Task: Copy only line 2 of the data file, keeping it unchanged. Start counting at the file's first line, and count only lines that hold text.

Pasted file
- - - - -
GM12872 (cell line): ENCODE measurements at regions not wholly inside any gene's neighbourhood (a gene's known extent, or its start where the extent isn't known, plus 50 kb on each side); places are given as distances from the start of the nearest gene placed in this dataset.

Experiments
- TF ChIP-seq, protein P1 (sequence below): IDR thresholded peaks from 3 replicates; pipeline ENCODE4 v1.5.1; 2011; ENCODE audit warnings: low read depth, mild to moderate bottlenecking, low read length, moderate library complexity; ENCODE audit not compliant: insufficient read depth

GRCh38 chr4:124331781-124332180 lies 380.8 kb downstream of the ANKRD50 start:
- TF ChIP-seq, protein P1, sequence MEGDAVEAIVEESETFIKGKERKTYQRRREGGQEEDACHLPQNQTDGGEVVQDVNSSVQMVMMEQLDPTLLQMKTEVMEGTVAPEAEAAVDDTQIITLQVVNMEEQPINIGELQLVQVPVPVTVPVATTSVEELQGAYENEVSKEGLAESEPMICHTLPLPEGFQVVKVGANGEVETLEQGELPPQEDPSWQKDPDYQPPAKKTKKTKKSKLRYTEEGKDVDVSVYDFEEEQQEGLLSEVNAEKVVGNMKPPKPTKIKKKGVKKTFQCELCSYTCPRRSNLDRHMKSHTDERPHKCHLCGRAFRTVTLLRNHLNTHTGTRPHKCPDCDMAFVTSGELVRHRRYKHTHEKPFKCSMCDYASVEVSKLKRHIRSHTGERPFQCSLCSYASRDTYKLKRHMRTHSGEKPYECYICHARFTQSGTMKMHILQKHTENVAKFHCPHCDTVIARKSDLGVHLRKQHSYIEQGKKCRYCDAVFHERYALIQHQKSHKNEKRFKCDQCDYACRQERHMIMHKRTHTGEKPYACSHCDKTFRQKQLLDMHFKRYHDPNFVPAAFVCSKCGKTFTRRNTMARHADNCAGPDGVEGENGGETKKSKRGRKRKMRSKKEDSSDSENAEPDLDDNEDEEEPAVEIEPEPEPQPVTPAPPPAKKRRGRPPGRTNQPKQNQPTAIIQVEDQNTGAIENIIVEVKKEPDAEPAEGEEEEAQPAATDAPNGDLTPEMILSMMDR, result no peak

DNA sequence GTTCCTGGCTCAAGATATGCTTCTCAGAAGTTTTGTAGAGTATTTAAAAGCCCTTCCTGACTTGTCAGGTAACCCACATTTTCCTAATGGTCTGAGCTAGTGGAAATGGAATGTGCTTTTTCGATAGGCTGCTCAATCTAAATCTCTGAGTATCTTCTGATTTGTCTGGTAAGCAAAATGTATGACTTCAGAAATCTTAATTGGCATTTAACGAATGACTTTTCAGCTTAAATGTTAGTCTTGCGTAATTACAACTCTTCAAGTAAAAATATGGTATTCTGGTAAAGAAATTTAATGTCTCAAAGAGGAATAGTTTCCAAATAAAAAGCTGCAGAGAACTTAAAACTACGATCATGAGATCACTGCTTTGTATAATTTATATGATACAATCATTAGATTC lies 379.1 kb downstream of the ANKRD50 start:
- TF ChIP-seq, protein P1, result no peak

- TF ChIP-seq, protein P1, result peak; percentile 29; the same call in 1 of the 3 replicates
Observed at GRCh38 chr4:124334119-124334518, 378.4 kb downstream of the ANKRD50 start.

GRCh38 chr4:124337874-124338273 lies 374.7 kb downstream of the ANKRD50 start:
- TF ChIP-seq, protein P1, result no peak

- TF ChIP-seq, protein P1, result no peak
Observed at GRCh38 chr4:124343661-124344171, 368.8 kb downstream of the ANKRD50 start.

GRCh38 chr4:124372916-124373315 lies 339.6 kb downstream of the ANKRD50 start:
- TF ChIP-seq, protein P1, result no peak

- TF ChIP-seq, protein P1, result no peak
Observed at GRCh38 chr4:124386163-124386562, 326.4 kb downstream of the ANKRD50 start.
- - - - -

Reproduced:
Experiments